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Editorial: Will you sign? If not, you should consider why

Editorial: Will you sign? If not, you should consider why

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The Not In Our Town group is starting a pledge drive, asking community members to sign a pledge card, agreeing to fight hatred and discrimination in the Twin Cities.

Will you sign?

NIOT's roots are almost 20 years old; its belief and work against hatred and discrimination resulted from a notable 1995 documentary about how Billings, Mont., responded to racism in that community.

The pledge drive started this week, with a ceremonial signing by about 100 community, political and educational leaders.

Argue what you like, but living a life of non-hatred and non-discrimination isn't just the purview of 100 well-known names. Instead, it's a belief system that must be practiced by every one of us for it to be successful and for it to spread beyond our municipal borders.

NIOT's resurgence comes as the nation faces yet another battle against perceived unequal treatment: this time, it's the deaths of two black men by white police officers, and grand juries in St. Louis and New York deciding neither case had enough criminal merit to warrant indicting the officers.

The resulting unrest has been compared to the race riots in South Central Los Angeles in the early 1990s and to civil rights protests in the 1960s. The Ferguson Rioters, as a group, were on a short list to be named Time magazine's Person of the Year, a title reserved for a person or group that has most affected change in the country.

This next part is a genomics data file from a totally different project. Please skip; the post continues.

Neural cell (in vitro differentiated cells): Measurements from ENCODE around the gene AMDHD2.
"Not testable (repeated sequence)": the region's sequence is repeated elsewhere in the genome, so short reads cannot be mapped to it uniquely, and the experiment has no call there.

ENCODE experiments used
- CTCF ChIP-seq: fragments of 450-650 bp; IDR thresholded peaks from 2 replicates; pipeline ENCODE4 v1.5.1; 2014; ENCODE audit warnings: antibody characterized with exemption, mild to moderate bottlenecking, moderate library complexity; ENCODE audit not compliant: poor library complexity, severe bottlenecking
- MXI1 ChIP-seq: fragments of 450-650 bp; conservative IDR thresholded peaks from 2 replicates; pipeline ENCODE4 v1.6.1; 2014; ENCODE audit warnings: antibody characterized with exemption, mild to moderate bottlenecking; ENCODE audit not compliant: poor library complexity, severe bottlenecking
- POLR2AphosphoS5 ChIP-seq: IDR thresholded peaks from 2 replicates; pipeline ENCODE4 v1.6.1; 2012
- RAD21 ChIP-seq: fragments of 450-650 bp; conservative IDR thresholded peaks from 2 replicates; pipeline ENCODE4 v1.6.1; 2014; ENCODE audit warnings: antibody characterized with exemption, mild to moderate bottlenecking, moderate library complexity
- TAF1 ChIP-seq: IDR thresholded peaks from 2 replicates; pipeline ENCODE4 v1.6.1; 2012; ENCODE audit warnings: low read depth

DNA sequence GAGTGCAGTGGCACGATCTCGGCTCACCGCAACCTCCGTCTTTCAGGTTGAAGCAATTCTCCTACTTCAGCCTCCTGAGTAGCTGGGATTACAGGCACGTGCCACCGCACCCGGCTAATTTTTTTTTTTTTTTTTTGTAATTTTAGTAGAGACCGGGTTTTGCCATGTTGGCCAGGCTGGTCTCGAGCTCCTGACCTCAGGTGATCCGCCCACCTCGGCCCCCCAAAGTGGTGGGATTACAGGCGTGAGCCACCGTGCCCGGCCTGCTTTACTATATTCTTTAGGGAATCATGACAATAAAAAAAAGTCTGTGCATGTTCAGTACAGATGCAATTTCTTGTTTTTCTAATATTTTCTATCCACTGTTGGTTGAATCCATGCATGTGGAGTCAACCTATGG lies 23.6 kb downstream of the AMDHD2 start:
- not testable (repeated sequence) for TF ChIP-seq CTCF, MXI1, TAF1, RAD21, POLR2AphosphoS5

But true change starts at the grassroots level.

Next-door neighbors, clerks at grocery stores, kids in a classroom, colleagues at work. One by one, we make a difference, and that becomes two by two, and so on. That's the goal behind the NIOT pledge campaign: each individual makes a pledge that together, as a community, we stand against hate and discrimination of any kind.

As reported in Sunday's Pantagraph, NIOT member Marc Miller hopes the local anti-hate campaign will lead to community discussions.

"We can talk about what goes on in Ferguson. We can talk about what goes on with our police and what happens in our schools," added Mike Matejka, a NIOT member and Great Plains Laborers District Council's governmental affairs director. "And we can do it in a way that is respectful and hopefully builds understanding."

Take a hard look and decide whether you will sign a pledge card. It's a simple step, but it takes a second one to make it work. Here is the NIOT website where you can find the card:

Open, honest and respectful discussion.

Editor's note: Cheers and jeers will return Dec. 19


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